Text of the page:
Tuesday, November 17, 2009

Pope;be generous with the poor

Pope Benedict XVI today told a special summit of the United Nations Food and Agriculture Organization that “opulence and waste are no longer acceptable when the tragedy of hunger is assuming ever greater proportions.”“Sufficient food is produced on a global scale to satisfy both current demands and those in the foreseeable future,” the pope said. What’s missing, the pope said, is instead “a network of economic institutions capable of guaranteeing regular access to sufficient food and water.”

In particular, Benedict insisted “there is no cause-and-effect relationship between population growth and hunger” – an indirect reply to critics of the church’s ban on contraception, which is sometimes blamed for impeding efforts to limit population growth.
The pontiff asserted that “food and access to water” [are] “universal rights of all human beings, without distinction or discrimination.” Those rights, the pope argued, take on meaning as part of a network of rights “beginning with the primary one, the right to life.”

Read John Allen Jr's entire article in the National Catholic Reporter.
How fitting that on the feast day of St Elizabeth of Hungary, whose charity to the poor led her in-laws to throw her and her children out of the castle upon the death of the king, we should be discussing the poor. St Elizabeth lived among the poor she had faithfully seved until she was restored to the castle, and gave most of her goods to the poor. She remained humble, refusing to wear her crown in the presence of the Blessed Sacrament, and prostrating herself to Our Lord's Eucharistic Presence.
Many of the commenters on the above article criticized the Vatican and US bishops for their lifestyles instead of soul searching on their own extravagant lifestyles. There is hardly a soul in North America and Europe who couldn't cut back somewhere on their budget to give to the poor, myself included. That is where true change begins, poverty will never be ended by a government program. They just give us an excuse not to sacrifice, and say we've done our part.
But one import point to note from the article; the Holy Father specifically stated that world hunger cannot be blamed on population growth, but a failure to deliver the world's abundant food. I would add that sometimes its' political structures which block food from reaching the poor. Remember the 28 million Chinese peasants who starved in 1977 during Mao's Cultural Revolution? Remember when the great "We are the World" effort to feed the starving in Ethiopia led to the food rotting on the docks as hostile government forces blockaded efforts at delivery to the needy?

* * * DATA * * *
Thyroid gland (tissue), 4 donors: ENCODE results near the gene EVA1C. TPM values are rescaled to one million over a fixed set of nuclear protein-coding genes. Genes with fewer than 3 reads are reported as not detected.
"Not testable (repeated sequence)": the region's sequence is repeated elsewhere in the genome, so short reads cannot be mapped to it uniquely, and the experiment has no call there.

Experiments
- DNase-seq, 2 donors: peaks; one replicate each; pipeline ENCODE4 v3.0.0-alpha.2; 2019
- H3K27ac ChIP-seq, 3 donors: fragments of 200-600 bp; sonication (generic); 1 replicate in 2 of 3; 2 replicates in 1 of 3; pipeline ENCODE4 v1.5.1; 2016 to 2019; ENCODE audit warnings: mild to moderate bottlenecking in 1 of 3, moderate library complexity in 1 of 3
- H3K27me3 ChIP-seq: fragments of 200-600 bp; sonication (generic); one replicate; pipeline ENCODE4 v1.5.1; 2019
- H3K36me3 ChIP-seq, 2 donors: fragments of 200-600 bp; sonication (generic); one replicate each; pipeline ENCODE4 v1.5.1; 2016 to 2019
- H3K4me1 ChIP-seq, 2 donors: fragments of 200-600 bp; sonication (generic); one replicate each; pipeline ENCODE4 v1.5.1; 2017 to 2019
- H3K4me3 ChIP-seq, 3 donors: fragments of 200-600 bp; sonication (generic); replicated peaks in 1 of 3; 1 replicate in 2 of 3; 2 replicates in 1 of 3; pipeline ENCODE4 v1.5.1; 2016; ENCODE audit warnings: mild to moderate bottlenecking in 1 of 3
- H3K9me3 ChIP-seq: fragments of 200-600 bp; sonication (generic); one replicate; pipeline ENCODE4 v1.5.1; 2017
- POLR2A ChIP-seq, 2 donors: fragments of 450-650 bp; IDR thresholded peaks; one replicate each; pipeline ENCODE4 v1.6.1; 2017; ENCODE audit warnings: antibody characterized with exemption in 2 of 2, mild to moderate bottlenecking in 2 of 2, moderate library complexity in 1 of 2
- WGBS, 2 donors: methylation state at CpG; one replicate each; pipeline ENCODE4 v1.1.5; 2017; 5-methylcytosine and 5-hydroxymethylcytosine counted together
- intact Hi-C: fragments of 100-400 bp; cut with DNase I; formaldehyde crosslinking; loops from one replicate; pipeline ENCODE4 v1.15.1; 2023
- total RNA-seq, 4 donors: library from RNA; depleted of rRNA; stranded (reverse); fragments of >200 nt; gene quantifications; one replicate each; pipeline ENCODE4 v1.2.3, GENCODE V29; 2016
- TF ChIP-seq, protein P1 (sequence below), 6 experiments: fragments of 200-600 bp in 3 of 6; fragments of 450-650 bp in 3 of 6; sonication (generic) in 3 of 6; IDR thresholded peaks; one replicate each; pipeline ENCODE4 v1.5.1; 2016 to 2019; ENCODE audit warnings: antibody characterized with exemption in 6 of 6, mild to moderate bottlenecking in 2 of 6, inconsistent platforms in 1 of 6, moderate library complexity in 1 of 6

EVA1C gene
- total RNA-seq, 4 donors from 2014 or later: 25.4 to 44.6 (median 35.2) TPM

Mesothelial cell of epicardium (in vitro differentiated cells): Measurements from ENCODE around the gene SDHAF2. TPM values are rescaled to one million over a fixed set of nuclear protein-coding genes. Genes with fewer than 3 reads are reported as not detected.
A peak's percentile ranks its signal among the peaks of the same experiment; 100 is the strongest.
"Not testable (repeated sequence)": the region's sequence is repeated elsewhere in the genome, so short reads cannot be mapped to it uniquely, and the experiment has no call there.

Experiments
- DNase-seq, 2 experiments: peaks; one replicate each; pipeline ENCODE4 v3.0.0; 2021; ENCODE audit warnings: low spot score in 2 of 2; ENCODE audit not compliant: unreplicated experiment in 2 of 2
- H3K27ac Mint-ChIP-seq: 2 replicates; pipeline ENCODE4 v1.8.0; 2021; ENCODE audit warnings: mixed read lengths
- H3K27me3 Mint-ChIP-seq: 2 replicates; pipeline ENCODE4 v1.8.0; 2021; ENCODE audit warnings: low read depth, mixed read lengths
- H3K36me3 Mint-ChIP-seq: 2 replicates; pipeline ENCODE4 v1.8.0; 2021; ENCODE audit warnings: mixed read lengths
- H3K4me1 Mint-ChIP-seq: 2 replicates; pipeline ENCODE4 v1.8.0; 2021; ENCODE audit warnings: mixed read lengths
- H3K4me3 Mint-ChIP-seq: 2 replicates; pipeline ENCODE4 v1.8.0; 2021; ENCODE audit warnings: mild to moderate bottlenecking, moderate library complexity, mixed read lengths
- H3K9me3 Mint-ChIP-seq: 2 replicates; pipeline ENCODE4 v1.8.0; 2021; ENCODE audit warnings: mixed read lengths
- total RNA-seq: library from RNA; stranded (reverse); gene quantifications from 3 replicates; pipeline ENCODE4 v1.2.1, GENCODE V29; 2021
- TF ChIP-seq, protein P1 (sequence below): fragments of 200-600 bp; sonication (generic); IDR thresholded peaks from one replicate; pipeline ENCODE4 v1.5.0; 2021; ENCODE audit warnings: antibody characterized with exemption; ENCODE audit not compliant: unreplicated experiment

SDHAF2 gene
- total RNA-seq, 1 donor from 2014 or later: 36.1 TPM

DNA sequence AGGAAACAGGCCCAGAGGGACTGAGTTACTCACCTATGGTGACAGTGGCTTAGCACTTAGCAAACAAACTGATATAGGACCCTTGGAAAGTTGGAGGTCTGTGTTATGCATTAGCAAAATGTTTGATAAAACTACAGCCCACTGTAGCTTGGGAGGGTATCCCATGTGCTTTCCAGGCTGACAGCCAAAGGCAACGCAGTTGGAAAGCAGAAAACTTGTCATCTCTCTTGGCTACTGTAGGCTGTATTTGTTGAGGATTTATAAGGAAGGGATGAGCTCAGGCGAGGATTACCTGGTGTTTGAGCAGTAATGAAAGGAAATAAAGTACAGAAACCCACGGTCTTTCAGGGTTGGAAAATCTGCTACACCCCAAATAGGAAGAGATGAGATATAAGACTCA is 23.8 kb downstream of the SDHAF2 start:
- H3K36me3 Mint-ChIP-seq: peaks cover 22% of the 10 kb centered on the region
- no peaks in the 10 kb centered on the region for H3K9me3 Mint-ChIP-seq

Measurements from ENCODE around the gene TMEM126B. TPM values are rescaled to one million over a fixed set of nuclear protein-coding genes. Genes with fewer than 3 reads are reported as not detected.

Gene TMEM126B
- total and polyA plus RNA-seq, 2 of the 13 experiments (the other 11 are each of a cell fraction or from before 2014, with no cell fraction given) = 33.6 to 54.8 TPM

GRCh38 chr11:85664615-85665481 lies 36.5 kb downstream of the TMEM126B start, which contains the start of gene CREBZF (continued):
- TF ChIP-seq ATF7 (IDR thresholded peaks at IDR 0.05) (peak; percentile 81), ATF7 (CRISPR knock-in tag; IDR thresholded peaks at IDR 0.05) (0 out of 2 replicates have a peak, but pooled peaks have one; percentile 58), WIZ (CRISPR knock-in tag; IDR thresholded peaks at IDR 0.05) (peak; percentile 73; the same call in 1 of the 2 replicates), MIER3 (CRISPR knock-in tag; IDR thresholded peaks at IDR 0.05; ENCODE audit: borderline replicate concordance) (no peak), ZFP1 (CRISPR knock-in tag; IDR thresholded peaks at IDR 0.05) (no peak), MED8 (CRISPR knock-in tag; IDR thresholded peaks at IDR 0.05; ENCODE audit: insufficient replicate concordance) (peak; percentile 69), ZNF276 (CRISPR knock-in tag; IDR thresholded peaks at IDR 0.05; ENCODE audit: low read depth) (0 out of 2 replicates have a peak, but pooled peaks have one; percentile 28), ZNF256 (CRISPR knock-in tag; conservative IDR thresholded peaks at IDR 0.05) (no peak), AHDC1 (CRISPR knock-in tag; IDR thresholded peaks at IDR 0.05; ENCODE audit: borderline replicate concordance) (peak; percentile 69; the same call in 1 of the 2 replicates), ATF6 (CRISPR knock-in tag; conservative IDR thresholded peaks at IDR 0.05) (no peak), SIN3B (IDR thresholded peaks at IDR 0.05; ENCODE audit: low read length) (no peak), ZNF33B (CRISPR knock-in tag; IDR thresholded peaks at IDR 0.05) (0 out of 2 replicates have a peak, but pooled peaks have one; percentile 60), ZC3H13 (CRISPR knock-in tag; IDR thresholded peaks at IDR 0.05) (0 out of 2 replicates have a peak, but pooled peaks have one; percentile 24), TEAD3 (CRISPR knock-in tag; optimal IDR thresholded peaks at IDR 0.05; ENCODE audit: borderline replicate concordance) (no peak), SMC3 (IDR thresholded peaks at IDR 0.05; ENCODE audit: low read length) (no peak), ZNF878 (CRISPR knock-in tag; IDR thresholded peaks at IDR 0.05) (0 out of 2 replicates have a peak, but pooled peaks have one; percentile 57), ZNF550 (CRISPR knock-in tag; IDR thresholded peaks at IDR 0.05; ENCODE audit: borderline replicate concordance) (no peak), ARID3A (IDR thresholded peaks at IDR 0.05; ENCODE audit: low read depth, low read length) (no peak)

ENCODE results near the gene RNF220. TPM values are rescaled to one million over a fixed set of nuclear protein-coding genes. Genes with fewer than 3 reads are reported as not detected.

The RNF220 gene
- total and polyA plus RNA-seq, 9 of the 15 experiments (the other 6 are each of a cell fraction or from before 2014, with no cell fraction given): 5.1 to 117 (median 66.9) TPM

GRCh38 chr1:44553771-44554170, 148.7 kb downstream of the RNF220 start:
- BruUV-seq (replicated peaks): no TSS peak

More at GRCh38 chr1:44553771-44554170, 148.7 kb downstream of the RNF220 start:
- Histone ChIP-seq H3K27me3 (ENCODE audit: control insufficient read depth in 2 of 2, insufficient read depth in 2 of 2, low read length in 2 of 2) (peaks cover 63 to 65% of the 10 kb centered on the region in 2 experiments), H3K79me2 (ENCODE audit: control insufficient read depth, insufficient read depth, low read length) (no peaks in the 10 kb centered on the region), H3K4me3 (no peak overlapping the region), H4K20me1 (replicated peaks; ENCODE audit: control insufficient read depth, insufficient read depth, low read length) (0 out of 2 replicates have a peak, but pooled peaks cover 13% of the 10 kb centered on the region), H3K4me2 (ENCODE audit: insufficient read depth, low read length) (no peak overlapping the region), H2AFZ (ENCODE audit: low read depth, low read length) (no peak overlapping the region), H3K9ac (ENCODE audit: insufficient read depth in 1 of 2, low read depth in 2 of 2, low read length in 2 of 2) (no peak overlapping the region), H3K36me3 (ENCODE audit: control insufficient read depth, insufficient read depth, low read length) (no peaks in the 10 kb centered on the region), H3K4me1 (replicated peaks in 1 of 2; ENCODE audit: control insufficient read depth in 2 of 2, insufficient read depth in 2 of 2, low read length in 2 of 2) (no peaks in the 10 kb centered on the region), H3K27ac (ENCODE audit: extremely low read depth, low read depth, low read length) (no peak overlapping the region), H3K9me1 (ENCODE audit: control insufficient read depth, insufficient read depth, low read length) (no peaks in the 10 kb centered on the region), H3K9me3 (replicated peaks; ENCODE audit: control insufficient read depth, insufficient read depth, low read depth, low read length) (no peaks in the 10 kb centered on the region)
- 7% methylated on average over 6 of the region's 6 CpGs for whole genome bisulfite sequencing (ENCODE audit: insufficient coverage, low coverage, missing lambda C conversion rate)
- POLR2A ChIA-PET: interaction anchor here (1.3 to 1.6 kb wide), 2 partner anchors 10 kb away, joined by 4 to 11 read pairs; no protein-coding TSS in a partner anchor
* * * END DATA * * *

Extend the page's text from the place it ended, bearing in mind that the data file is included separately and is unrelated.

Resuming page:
The overpopulation movement is now buoyed by support financial and moral from the Obama Administration, Steven W. Mosher of the Population Research Institue, addresses this in his weekly briefing below:
The Overpopulation Movement Struggles to Stay Relevant
by Colin Mason

Like aging sixties radicals seeking to relive their glory days, the fear mongers at the Optimum Population Trust (OPT) are still trying to scare us with the specter of overpopulation. The trouble is, the world has moved on, even if they haven't. The latest move by the British group—a major move to push contraception as the solution to global warming—has received a less than warm welcome from the global community.

This couldn't have been what OPT expected when it tried to capitalize on the obsession of leftist politicians with global warming. But their press release, put out in September of this year, struck many as more than a little self-serving. Perhaps it was that it hailed contraception as, of all things, “the latest in green technology.” Or perhaps it was the OPT funded the very study by the London School of Economics that it later hyped in its press release. Then there was the study itself, which made the rather strange claim that, “considered purely as a method of reducing future CO2 emissions, family planning is more cost-effective than leading low-carbon technologies.”

The report concluded by claiming that “the population issue must now be added into the negotiations for the Copenhagen climate change summit in December.” Although the authors stopped short of asserting, as Al Gore did, that babies cause global warming, they came close. Readers are left with the impression that fewer breathing humans equal a greener, healthier planet. We've never heard that one before.